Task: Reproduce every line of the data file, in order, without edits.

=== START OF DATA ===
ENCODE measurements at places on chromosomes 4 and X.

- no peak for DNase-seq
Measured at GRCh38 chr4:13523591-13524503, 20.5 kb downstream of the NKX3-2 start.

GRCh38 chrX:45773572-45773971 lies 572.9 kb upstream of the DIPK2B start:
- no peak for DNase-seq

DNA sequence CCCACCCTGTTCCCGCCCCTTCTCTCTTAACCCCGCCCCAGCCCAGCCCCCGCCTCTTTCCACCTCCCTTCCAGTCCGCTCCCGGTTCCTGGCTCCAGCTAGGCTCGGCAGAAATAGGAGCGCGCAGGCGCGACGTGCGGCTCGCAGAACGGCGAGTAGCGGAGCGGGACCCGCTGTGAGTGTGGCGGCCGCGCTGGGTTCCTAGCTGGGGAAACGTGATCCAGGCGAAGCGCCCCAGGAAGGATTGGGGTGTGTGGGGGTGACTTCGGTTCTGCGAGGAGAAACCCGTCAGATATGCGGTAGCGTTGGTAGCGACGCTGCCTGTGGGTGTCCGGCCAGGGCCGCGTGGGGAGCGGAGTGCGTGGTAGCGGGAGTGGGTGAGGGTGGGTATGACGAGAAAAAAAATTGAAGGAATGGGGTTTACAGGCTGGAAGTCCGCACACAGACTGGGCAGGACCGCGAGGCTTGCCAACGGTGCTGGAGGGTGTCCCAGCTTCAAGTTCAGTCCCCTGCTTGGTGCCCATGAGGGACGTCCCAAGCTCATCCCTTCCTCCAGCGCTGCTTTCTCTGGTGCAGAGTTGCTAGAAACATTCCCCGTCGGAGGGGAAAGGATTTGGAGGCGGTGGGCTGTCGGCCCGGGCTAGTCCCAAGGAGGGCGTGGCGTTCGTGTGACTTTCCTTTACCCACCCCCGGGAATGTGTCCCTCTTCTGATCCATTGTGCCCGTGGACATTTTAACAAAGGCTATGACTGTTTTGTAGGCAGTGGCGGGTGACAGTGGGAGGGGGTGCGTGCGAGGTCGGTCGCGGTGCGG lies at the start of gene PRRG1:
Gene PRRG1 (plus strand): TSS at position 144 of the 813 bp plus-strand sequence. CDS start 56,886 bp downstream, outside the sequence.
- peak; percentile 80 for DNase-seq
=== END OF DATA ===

ENCODE measurements at places on chromosomes 4 and X.

- no peak for DNase-seq
Measured at GRCh38 chr4:13523591-13524503, 20.5 kb downstream of the NKX3-2 start.

GRCh38 chrX:45773572-45773971 lies 572.9 kb upstream of the DIPK2B start:
- no peak for DNase-seq

DNA sequence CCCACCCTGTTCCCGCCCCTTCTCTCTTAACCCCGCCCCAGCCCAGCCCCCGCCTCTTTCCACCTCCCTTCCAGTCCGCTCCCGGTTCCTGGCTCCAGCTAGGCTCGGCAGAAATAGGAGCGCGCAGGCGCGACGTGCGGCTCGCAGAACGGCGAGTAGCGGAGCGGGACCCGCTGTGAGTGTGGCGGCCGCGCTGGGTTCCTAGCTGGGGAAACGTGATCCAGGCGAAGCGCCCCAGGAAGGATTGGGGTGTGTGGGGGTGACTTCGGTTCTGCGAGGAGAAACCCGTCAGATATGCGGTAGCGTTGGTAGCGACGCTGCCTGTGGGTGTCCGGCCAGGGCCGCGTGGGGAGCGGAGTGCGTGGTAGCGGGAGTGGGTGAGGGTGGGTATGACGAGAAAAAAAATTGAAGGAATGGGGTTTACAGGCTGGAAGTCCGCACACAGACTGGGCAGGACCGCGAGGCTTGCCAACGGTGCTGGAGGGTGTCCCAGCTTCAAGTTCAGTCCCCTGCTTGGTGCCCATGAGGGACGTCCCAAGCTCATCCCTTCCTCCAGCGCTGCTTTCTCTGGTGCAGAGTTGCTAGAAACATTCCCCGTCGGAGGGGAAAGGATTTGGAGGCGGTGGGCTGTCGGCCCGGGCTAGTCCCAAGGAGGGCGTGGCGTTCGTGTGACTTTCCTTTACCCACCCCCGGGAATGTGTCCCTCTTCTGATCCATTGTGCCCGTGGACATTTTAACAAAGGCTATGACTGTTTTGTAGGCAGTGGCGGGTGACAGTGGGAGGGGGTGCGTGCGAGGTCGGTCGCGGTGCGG lies at the start of gene PRRG1:
Gene PRRG1 (plus strand): TSS at position 144 of the 813 bp plus-strand sequence. CDS start 56,886 bp downstream, outside the sequence.
- peak; percentile 80 for DNase-seq